2019 Leg Session, Business/Economy, Featured, Gold Dome, Original Report, Sherrie Peif, Transparency, Uncategorized

Governor’s office job posting ignores wage disclosure law; private businesses fined for violations

DENVER — While the Colorado Department of Labor and Employment is beginning to fine businesses for failing to comply with a 2019 law requiring Colorado employers to publish the salary of all advertised job listings, open positions in the Governor’s office are not following the very law Jared Polis signed.

An opening in the Governor’s Office of Economic Development & International Trade (OEDIT) was posted on Linkedin Tuesday listing all the details for employment, but failed to list the salary, a requirement other private businesses are now being fined for.

Senate Bill 19-085, which Polis signed into law on May 22, 2019 and went into effect Jan. 1, 2021 explicitly states that “An employer shall disclose the hourly or salary compensation, or a range of the hourly or salary compensation, and a general description of all of the benefits and other compensation to be offered to the hired applicant.”

The state made it easy to file a complaint on any business that does not comply by filling out an online form.

However, although the OEDIT notice does outline a laundry list of benefits from annual and sick leave, paid holidays, and medical plan options to options for different types of retirement plans, state-paid short term disability plans and RTD passes, it does not give a salary range on the listing for a legislative affairs director.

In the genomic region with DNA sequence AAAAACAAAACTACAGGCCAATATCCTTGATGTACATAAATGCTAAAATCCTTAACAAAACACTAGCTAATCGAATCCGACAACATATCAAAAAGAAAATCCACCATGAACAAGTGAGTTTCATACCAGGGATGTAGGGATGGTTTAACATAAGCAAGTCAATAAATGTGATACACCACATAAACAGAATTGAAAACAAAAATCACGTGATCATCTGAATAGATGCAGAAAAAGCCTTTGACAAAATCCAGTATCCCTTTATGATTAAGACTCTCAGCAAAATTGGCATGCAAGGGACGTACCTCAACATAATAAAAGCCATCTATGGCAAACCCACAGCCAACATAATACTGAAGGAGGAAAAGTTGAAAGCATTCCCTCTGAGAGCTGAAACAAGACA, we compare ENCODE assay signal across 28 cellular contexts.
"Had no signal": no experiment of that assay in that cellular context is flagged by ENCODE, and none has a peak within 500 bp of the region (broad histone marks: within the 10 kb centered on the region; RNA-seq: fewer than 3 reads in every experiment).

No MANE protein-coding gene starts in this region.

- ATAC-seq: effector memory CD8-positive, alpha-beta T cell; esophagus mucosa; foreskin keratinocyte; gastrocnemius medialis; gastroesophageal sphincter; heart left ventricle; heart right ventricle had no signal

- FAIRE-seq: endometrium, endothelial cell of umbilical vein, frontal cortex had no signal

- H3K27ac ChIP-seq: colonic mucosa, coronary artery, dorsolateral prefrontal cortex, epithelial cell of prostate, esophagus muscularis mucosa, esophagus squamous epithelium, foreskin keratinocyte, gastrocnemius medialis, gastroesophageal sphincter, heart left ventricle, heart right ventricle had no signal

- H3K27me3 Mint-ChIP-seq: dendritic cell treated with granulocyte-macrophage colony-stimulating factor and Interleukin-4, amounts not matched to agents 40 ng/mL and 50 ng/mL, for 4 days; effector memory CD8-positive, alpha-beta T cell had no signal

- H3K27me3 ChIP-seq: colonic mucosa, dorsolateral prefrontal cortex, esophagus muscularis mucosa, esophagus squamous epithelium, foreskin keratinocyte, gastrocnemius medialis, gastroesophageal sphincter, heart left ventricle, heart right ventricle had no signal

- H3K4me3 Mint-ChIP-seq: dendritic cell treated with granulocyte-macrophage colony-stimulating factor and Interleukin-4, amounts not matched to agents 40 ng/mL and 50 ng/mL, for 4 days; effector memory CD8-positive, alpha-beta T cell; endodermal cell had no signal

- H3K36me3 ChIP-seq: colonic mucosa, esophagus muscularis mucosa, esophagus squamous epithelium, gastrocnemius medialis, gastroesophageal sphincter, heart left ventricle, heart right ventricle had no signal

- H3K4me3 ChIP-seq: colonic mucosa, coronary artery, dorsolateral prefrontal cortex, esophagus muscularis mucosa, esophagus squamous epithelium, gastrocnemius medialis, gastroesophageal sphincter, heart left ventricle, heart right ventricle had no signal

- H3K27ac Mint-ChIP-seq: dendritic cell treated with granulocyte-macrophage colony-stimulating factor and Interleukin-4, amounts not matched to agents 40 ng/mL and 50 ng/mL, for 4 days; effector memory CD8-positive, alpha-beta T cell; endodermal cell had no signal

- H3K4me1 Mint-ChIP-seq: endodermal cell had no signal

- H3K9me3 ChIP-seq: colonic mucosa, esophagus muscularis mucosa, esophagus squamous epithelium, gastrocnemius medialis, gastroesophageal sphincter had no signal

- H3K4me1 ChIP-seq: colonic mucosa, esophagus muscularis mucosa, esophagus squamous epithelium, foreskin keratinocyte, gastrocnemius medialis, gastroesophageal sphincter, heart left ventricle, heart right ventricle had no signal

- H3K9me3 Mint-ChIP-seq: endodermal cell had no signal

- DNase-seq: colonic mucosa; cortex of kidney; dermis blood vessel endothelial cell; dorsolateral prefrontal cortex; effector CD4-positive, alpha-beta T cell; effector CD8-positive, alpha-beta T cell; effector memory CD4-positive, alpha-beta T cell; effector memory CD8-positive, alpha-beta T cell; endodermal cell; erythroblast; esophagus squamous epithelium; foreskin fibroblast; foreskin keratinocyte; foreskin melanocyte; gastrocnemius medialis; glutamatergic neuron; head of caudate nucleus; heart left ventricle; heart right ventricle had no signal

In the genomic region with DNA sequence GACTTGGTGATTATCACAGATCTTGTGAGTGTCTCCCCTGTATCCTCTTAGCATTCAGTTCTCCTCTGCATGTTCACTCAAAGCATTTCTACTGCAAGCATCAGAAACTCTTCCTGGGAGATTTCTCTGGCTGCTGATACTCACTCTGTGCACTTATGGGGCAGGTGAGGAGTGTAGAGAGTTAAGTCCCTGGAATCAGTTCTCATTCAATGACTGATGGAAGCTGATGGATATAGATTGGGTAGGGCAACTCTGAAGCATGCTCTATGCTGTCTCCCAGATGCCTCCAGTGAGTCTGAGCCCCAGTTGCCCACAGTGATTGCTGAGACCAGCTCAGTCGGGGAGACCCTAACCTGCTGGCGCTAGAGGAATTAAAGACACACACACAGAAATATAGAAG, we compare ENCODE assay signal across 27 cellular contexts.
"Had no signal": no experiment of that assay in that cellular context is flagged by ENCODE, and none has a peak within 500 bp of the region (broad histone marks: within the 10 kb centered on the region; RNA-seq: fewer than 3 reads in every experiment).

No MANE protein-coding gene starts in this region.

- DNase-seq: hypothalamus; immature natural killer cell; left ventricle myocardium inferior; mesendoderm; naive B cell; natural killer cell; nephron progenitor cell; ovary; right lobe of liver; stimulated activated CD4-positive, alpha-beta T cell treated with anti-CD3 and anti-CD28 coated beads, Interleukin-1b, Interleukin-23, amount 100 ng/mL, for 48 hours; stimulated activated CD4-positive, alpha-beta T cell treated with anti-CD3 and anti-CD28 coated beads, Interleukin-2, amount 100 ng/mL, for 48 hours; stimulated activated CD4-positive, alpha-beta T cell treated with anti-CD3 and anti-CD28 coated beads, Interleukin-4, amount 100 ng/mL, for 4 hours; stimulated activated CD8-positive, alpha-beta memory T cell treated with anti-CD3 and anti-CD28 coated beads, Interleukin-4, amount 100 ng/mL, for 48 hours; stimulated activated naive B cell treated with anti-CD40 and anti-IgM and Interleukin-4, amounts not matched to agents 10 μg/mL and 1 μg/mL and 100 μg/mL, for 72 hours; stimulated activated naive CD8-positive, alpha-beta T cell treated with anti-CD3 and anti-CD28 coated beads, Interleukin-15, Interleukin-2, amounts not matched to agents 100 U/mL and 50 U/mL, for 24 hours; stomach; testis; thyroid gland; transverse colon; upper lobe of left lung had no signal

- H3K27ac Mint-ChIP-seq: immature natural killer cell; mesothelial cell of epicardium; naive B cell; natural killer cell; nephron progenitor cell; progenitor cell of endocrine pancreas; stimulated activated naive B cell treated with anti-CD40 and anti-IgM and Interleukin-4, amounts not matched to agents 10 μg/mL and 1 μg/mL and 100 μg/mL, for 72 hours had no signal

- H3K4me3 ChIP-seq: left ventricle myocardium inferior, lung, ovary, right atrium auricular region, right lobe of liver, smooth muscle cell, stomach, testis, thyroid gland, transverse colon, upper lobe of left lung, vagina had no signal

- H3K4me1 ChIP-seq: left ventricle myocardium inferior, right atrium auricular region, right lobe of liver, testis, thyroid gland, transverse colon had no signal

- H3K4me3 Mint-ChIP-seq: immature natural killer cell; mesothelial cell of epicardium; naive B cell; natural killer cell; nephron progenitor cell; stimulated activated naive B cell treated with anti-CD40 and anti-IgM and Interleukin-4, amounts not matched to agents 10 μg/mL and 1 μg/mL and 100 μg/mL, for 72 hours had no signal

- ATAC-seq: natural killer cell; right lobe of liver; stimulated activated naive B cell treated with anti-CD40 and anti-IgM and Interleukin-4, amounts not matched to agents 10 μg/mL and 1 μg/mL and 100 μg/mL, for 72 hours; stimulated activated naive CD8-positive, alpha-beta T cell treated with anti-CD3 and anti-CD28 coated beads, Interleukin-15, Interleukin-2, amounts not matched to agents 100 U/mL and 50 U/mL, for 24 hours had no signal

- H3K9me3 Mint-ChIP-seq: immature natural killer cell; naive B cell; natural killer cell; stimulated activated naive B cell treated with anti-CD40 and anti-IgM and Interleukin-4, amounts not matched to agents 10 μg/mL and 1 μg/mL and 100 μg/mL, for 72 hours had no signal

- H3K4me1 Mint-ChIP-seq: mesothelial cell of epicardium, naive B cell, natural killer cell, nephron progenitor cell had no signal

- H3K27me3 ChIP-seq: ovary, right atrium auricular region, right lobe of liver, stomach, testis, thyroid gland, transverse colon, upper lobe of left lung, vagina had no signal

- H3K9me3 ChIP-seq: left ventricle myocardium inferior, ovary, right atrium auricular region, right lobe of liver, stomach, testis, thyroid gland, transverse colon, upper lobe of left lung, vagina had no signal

OEDIT job posting says “pay range unavailable” Click to enlarge

According to the Colorado Sun, the very same failure of the law cost Monigle Associates in Denver $8,000 in fines.

“Some listings shared no wages. Others didn’t have the top amount, only a + sign, as in “Salary Range: $70,000 – 95,000+.”  And some openings offered “full benefits” but no description as to what those benefits were. All were violations,” the Sun article reads.

Monigle was the first company to be fined.

But according to the Sun article, while over the first year the labor department warned hundreds of employers that wages mut be displayed, they were more lenient as the law went into effect. The state is now issuing fines.

According to the Sun:

  • 129 compliance assistance letters for remote job violations
  • 122 opportunity to cure letters, giving employers an opportunity to cure ostensible violations, sent in response to a complaint of any violation type (not limited to remote jobs)
  • 3  employers have been fined
    • Monigle, $8,000 (paid)
    • SpotOn Transact LLC, $34,500 (not yet due)
    • Advanced Circuits Inc., $2,000 (waived after coming into compliance)

The governor’s spokesperson Conor Cahill did not return a request for comment on the Governor’s office failure to comply with the new law. Likewise, the Colorado Department of Labor and Employment did not answer its phone on multiple attempts for comment on whether the governor’s office has been warned or if they intend to fine state agencies who do not comply.


Our unofficial motto at Complete Colorado is “Always free, never fake, ” but annoyingly enough, our reporters, columnists and staff all want to be paid in actual US dollars rather than our preferred currency of pats on the back and a muttered kind word. Fact is that there’s an entire staff working every day to bring you the most timely and relevant political news (updated twice daily) from around the state on Complete’s main page aggregator, as well as top-notch original reporting and commentary on Page Two.

CLICK HERE TO LADLE A LITTLE GRAVY ON THE CREW AT COMPLETE COLORADO. You’ll be giving to the Independence Institute, the not-for-profit publisher of Complete Colorado, which makes your donation tax deductible. But rest assured that your giving will go specifically to the Complete Colorado news operation. Thanks for being a Complete Colorado reader, keep coming back.

Comments are closed.